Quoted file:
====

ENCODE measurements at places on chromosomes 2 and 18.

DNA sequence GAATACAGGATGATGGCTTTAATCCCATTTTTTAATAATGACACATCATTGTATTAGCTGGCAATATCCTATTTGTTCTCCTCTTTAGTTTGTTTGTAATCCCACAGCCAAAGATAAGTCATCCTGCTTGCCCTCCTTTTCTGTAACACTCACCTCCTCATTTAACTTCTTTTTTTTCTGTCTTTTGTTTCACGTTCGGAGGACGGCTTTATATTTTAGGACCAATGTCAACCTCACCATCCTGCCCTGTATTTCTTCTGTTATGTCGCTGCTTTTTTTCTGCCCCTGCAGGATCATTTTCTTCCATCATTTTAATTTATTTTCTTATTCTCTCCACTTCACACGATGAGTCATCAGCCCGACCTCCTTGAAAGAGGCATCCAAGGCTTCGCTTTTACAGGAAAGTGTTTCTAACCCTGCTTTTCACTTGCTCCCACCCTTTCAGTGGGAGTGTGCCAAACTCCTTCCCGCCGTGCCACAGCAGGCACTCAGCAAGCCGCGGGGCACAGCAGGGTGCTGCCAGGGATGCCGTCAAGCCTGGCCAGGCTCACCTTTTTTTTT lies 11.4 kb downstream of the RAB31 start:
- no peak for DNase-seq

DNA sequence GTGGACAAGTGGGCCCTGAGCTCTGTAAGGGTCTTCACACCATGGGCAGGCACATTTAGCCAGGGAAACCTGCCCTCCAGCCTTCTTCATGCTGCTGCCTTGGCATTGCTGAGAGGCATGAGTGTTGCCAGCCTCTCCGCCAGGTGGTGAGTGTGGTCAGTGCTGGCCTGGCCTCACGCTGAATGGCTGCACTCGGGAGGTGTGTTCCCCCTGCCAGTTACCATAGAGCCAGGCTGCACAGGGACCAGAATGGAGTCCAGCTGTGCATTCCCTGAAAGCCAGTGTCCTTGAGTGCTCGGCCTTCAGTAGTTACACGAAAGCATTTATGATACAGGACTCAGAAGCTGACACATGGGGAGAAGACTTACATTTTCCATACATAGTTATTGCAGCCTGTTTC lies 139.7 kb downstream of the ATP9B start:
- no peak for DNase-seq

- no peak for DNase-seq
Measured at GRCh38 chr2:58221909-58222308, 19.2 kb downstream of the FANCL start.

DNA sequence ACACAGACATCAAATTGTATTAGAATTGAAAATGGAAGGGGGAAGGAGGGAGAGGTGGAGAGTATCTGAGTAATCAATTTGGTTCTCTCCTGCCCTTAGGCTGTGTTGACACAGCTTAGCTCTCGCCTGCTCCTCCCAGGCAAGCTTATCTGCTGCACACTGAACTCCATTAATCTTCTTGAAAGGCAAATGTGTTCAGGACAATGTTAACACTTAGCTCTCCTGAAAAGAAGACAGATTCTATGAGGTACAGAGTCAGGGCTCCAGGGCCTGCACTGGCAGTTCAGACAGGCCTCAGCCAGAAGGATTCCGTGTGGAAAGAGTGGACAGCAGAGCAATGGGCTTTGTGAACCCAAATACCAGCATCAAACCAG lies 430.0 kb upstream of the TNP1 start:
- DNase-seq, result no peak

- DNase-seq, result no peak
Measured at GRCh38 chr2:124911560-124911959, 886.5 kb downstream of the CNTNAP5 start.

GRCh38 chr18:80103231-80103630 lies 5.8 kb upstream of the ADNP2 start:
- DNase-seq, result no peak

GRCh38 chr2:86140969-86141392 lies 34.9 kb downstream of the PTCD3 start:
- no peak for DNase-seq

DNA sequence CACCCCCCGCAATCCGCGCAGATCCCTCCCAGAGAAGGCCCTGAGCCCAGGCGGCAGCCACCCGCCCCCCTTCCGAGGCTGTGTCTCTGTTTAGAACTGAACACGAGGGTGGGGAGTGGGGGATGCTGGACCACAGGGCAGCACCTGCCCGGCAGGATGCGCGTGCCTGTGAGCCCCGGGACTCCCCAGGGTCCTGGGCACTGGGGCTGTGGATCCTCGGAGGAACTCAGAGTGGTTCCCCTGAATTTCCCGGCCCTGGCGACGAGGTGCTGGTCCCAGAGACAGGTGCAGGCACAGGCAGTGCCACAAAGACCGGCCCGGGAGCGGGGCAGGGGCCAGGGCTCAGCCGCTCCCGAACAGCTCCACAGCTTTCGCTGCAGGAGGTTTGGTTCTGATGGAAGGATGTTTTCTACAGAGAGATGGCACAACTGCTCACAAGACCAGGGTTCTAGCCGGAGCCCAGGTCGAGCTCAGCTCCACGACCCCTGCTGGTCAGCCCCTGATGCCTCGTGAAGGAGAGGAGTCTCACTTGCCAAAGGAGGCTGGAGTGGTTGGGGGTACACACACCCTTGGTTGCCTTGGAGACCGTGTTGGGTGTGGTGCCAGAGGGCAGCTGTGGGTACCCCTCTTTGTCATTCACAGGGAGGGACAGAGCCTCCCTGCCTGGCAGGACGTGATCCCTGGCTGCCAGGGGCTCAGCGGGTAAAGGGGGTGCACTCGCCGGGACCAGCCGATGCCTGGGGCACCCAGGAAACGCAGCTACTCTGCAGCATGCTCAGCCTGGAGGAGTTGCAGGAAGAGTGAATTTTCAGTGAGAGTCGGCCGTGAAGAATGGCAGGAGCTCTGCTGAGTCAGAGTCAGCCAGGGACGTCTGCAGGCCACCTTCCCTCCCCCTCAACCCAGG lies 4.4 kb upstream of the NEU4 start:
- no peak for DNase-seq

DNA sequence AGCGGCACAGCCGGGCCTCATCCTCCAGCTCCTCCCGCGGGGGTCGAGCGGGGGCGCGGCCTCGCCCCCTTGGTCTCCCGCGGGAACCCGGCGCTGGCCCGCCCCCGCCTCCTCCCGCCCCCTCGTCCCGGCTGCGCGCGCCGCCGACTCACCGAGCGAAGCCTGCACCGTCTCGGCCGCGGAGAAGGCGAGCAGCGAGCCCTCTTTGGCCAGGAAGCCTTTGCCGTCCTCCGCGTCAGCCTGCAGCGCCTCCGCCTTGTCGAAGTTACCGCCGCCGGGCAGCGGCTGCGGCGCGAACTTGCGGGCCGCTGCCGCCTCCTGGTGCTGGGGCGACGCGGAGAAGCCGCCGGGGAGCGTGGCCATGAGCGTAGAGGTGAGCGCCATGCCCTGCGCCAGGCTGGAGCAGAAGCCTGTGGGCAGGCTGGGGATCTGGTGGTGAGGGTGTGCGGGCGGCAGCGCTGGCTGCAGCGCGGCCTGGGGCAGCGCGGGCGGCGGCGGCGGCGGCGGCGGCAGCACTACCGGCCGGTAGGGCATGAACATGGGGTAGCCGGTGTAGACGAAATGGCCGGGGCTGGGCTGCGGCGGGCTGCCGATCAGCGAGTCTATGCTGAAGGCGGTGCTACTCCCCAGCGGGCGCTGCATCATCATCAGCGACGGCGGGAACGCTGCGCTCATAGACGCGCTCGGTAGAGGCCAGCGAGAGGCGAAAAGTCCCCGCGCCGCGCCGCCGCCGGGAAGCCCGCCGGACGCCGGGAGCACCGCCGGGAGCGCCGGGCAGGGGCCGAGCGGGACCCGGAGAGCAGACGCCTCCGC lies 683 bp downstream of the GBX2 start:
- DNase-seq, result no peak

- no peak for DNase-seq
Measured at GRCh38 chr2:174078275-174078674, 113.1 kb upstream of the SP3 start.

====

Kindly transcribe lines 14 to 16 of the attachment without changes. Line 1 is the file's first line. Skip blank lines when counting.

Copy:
GRCh38 chr2:86140969-86141392 lies 34.9 kb downstream of the PTCD3 start:
- no peak for DNase-seq

DNA sequence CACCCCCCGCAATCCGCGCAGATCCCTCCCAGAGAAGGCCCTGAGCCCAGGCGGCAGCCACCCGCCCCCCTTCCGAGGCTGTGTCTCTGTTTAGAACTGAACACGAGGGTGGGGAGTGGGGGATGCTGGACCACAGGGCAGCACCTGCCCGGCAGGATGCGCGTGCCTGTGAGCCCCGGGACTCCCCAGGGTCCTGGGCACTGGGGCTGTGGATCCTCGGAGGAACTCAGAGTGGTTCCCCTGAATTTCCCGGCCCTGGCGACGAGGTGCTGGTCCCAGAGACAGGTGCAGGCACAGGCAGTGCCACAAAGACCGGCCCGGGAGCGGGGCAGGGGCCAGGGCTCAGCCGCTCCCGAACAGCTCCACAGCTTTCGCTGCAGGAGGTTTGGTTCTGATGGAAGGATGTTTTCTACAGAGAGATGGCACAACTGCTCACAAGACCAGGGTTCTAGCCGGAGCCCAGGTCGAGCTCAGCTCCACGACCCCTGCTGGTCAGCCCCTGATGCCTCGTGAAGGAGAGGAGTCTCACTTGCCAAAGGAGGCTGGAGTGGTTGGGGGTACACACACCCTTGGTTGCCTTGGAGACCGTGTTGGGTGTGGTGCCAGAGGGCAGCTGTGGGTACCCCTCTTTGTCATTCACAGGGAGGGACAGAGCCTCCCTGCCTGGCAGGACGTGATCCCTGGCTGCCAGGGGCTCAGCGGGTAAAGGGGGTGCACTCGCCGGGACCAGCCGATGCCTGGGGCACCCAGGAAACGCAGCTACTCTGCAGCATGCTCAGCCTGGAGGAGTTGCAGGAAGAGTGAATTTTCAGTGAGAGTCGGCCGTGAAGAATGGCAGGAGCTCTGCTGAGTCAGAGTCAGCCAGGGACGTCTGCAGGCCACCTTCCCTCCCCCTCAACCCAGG lies 4.4 kb upstream of the NEU4 start: